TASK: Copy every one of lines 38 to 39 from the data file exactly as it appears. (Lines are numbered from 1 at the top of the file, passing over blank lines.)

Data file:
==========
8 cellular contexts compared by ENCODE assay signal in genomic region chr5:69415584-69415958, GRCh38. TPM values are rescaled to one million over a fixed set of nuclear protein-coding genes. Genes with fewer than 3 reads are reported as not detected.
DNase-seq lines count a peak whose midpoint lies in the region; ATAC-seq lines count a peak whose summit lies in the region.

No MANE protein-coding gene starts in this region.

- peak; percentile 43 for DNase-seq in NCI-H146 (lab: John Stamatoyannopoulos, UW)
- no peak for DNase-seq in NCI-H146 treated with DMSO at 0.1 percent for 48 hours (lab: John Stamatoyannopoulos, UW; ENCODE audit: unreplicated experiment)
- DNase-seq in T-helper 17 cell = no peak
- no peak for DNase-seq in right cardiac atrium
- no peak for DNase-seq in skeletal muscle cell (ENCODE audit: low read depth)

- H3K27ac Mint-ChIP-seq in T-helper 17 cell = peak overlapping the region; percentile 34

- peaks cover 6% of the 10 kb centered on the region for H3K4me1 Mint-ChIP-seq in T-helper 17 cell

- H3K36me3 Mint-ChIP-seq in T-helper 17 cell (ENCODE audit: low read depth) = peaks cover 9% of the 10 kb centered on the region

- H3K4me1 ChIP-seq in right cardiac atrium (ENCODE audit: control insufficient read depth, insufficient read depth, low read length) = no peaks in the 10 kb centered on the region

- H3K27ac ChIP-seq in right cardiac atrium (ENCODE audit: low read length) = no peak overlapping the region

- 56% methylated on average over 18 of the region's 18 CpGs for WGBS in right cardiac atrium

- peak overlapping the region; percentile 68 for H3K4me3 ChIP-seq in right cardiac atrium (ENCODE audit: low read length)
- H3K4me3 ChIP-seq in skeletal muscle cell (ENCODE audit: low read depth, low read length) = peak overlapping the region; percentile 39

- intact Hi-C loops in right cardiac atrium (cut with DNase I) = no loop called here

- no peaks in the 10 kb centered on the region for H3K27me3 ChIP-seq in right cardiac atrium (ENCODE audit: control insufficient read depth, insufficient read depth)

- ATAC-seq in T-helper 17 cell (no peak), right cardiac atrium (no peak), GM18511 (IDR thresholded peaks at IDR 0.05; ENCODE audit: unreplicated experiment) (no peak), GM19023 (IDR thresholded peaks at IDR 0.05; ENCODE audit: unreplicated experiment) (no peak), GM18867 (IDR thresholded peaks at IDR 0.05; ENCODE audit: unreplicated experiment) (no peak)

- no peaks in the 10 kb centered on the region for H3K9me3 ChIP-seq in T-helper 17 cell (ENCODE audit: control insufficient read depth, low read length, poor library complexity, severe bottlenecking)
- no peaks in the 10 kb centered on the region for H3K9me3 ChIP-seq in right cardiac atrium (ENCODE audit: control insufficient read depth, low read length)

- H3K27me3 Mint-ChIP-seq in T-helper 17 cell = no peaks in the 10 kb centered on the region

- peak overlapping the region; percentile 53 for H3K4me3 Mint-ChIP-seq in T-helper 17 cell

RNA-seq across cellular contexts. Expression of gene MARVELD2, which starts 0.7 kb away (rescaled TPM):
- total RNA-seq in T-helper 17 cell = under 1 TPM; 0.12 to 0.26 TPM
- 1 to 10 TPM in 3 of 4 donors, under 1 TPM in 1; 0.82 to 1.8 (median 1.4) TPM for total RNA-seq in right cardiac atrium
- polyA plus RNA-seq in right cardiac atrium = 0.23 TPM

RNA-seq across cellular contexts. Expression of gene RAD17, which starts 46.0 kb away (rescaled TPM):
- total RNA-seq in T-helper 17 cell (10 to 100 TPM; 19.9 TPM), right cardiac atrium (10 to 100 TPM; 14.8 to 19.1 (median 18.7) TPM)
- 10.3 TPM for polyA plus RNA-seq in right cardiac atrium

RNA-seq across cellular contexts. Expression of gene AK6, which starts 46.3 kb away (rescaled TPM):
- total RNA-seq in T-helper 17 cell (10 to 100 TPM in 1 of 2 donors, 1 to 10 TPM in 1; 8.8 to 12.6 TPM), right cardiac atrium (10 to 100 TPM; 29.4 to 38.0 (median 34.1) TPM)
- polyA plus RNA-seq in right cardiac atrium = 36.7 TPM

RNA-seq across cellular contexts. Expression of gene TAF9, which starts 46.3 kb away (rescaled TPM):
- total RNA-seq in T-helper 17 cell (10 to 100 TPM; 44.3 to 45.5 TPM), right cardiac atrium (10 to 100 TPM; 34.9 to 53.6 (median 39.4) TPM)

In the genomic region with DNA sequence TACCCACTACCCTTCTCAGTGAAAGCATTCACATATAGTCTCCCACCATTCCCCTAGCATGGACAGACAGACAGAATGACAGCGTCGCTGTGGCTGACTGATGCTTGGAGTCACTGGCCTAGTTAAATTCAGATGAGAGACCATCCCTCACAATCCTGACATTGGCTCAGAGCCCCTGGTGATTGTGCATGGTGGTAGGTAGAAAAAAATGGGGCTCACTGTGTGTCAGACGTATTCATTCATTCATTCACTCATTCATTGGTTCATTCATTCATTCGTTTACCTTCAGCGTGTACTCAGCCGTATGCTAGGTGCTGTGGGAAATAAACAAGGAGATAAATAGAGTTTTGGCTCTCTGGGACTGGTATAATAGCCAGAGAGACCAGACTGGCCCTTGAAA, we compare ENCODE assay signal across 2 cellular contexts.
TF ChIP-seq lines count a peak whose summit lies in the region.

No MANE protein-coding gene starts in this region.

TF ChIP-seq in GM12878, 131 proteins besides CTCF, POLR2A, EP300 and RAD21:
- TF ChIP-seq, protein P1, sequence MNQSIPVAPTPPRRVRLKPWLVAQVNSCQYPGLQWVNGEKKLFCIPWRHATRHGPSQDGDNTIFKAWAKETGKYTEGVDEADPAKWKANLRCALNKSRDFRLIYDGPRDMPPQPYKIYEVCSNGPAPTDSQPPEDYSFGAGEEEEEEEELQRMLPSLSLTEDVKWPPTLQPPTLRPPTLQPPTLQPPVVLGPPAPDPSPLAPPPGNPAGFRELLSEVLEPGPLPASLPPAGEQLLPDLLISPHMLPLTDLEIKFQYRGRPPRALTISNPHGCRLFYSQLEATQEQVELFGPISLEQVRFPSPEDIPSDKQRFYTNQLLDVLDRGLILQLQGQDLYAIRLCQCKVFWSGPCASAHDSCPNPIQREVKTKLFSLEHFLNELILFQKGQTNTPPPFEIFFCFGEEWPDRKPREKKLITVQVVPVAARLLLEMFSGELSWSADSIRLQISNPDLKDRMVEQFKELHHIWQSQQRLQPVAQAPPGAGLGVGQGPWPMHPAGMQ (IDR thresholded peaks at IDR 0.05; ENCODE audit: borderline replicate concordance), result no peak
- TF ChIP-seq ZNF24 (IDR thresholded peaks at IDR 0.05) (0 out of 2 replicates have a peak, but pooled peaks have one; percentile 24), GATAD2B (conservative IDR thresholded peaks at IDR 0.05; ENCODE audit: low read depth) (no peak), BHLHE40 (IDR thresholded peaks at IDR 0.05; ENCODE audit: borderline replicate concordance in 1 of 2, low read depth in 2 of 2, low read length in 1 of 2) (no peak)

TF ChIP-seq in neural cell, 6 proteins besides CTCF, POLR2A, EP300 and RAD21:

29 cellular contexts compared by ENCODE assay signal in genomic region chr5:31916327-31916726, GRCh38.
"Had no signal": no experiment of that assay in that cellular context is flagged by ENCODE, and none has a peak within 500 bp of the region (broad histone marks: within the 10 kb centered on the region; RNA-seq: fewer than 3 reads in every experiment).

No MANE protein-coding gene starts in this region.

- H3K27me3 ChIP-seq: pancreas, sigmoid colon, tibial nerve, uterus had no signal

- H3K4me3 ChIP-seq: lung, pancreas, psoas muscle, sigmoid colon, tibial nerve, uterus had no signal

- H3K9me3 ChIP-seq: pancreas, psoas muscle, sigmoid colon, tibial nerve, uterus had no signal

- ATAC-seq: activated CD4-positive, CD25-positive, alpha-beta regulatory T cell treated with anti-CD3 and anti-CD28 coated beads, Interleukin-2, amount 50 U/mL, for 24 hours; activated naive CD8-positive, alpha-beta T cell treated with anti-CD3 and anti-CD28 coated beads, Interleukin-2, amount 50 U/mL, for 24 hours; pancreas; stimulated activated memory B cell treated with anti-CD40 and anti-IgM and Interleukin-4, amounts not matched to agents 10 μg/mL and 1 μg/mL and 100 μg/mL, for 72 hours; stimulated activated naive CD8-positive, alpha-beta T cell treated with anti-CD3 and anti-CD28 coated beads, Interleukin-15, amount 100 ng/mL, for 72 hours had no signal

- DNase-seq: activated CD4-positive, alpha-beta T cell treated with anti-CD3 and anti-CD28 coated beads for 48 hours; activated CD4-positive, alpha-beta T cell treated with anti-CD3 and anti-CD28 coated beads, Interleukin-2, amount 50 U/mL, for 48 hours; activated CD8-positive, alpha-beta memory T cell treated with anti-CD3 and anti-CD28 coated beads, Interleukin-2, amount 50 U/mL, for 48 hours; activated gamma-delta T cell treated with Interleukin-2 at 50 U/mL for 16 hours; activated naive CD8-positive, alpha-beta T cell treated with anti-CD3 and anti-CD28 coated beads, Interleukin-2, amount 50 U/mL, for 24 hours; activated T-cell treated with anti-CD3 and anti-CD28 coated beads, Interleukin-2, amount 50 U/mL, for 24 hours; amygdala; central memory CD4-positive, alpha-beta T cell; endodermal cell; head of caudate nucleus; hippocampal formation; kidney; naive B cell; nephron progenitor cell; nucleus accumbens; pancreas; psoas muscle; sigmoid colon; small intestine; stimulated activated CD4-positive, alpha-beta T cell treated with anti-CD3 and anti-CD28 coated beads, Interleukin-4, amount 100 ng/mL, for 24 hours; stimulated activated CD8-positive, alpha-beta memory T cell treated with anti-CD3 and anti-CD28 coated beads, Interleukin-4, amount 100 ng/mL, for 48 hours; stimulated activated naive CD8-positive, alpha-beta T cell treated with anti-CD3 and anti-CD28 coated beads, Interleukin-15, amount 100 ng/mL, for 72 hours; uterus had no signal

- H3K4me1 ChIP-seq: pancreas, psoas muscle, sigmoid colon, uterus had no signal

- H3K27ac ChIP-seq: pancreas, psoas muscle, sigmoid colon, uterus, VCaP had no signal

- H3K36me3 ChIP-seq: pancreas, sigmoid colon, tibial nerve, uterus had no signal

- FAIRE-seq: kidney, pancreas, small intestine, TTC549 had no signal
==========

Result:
No MANE protein-coding gene starts in this region.

TF ChIP-seq in GM12878, 131 proteins besides CTCF, POLR2A, EP300 and RAD21: